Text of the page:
Lithuania's law-enforcement have closed a 589-day investigation into political corruption allegations of one of the country's largest business concerns MG Baltic, the Liberal Movement and the Labour Party.
In the framework of the investigation, prosecutors interrogated more than 150 persons, including about 50 former or existing parliamentarians, ex-ministers and MEPs.
The probe involved more than 30 searches, checks of around 50 electronic devices and media, as well as around 50 specialist conclusions.
BNS is listing the main facts of the case.
Eligijus Masiulis: The former leader of the Liberal Movement and former parliamentarian is suspected of taking a bribe of over 100,000 euros from MG Baltic vice-president Raimondas Kurlianskis for the political party's operations in the concern's interest. He is suspected of taking a bribe for influence in the selection of a location in Vilnius for a monument to Jonas Basanavičius, parliamentary discussions of amendments of the Consumer Loan Law and a resolution on the Vilnius-Utena highway. All in all, searches of the former politician's home, office and car revealed around 250,000 euros. Masiulis faces suspicions of bribery, influence peddling and unlawful enrichment. He admits having taken money from Kurlianskis, however, claims it was a loan.
Šarūnas Gustainis: The ex-Liberal and former member of the Vilnius City Council is suspected of taking a bribe of nearly 9,000 euros for parliamentary decisions in MG Baltic benefit. The bribe was disguised as support to the public establishment Institute of Applied Politics. Prosecutors say that Gustainis, in response to Kurlianskis' request, registered amendments to the Consumer Loan Law in parliament and voted in support of their adoption. He is suspected of bribery. Gustainis has dismissed the suspicions as funny, pledging to definitely defend himself in court.
Gintaras Steponavičius: The former member of the Liberal Movement and MP is suspected of discussing unlawful funding of the Liberal Movement with MG Baltic vice-president, Kurlianskis, via a support fund bearing his name and the Freedom Studies Centre he had established. The authorities say Steponavičius finalized an agreement on support to the organizations and consequently voted in support to legal acts in favour of the concern. The law-enforcement has not specified any bills or sums. Steponavičius is suspected of abuse. The MP has admitted having discussed support to the two organizations, however, maintains he committed no crime, as he did not vote in support of decisions in the concern's interest.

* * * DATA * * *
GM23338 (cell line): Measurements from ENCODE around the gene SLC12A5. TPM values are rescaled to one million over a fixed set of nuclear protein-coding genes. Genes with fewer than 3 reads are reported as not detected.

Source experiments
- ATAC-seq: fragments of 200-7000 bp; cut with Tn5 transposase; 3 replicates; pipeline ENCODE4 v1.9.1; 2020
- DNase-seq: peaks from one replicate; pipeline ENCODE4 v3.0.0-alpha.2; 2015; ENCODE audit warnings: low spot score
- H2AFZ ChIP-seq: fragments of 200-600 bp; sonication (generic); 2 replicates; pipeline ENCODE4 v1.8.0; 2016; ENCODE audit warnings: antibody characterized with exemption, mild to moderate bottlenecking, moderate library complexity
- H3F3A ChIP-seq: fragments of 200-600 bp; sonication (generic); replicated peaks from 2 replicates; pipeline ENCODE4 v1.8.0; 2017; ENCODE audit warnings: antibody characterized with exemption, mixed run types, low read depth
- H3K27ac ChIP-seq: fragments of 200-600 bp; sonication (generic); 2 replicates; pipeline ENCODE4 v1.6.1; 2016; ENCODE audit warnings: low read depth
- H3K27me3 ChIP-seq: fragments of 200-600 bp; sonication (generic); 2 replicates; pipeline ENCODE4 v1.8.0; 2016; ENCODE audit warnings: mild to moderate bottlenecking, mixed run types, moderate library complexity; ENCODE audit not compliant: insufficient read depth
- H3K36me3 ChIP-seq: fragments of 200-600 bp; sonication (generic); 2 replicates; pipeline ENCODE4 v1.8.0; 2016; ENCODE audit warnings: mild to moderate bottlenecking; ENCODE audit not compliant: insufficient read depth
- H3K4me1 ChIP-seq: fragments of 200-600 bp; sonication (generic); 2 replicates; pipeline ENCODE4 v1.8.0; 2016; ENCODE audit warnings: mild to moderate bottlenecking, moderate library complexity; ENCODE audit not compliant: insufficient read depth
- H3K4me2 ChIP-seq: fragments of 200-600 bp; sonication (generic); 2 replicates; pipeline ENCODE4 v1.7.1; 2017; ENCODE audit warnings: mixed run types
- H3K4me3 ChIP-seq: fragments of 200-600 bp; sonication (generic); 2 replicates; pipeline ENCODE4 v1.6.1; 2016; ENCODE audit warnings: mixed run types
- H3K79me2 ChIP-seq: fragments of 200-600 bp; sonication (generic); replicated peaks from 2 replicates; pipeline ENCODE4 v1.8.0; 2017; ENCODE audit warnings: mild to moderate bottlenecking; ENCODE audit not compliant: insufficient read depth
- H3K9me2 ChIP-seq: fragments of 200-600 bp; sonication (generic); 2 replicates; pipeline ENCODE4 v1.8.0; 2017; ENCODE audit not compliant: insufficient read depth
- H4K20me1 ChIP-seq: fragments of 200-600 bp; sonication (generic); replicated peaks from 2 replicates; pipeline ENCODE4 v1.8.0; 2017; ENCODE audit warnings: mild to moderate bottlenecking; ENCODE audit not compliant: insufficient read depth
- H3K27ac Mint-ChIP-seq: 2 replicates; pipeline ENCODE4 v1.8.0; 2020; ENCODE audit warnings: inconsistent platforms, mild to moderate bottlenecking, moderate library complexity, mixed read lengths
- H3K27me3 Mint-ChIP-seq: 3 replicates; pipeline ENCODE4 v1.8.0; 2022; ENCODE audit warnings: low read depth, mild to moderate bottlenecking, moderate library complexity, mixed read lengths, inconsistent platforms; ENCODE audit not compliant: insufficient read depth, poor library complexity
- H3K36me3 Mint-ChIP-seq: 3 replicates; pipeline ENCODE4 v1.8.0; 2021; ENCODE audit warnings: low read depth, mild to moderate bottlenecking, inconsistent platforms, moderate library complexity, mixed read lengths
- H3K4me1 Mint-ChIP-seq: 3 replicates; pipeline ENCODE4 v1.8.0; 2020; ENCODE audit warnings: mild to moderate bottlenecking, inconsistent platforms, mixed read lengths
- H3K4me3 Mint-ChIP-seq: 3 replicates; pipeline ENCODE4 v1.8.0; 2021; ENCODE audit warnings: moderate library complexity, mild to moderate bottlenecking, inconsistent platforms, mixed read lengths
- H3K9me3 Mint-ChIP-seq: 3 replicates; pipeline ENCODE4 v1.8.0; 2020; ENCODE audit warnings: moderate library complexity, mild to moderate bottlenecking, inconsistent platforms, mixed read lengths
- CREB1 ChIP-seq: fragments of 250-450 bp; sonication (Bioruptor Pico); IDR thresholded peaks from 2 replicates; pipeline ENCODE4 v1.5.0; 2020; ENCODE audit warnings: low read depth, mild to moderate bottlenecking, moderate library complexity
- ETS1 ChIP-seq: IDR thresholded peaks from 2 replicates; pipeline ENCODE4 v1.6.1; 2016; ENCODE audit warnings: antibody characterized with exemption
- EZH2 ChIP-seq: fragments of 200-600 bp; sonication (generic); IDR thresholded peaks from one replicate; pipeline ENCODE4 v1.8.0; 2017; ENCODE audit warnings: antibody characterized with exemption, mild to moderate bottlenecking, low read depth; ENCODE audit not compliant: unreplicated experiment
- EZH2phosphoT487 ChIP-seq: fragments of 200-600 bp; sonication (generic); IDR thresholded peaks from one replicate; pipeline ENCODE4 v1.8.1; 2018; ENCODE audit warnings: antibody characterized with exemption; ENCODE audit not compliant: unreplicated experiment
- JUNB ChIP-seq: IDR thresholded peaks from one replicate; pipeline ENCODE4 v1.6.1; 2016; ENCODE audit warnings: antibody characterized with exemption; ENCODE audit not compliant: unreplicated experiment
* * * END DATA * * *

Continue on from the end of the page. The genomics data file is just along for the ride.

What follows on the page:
Vytautas Gapšys: The law-enforcement suspect Kurlianskis paid the then MP, formerly a member of the Labour Party, around 27,000 euros to influence other members of the party to act in the interest of MG Baltic. Prosecutors say part of the bribe was disguised as discounts for the Labour Party's political advertisement broadcast on the television channel owned by the concern, while the other part of the sum was disguised as support to a public establishment. Gapšys is suspected of having acted for in the concern's interests during the parliamentary ballot on the amendments to the Profit Tax Law and the Consumer Loan Law, as well as on the Vilnius-Utena highway project.
Prosecutors suspect the former MP may have also influenced then Agriculture Minister Virginija Baltraitienė to act in the interest of MG Baltic, attempted to influence a decision on the future of Stasys Dailydka in the post of the state-run railway company Lietuvos Geležinkeliai, as well as influence the results of the public procurement tenders announced by the Ignalina Nuclear Power Plant. Gapšys faces suspicions of bribery and influence peddling. The ex-MP denies having taken a bribe, saying he did not vote in support of the bills in favour of the concern and claiming to have secured discounts for the Labour Party's advertisement campaign by way of negotiations.
Raimondas Kurlianskis: The vice-president of MG Baltic is suspected of bribing Masiulis, Steponavičius, Gapšys, as well as influence peddling. Kurlianskis has said he disagreed with the suspicions but has refrained from further comments. Earlier this week, he announced plans to sell his stake in a company operated by the concern and resign from all positions in MG Baltic after the deal has been finalized.
The Liberal Movement, the Labour Party and MG Baltic: Amid suspicions that MG Baltic, the Liberal Movement and the Labour Party benefited from possibly unlawful operations of their representatives, suspicions were brought against the three legal entities. The Labour Party stands suspicions of large-scale bribery and large-scale influence peddling, the Liberal Movement is suspected of bribery, influence peddling and abuse, while MG Baltic is suspected of bribing the parties and peddling influence.
MG Baltic representatives have dismissed the suspicions against the concern as the prosecutor's abuse of his power and psychological pressure. The two parties disagree with the suspicions, saying that individual persons in charge of certain actions should be held liable, while the organization that had not authorized them should be exempt.
Darius Mockus and Romanas Raulynaitis: In the framework of the investigation, prosecutors questioned MG Baltic president and owner Darius Mockus and board member Romanas Raulynaitis as special witnesses, a status of people who testify about their actions, while prosecutors lack data to list them as suspects.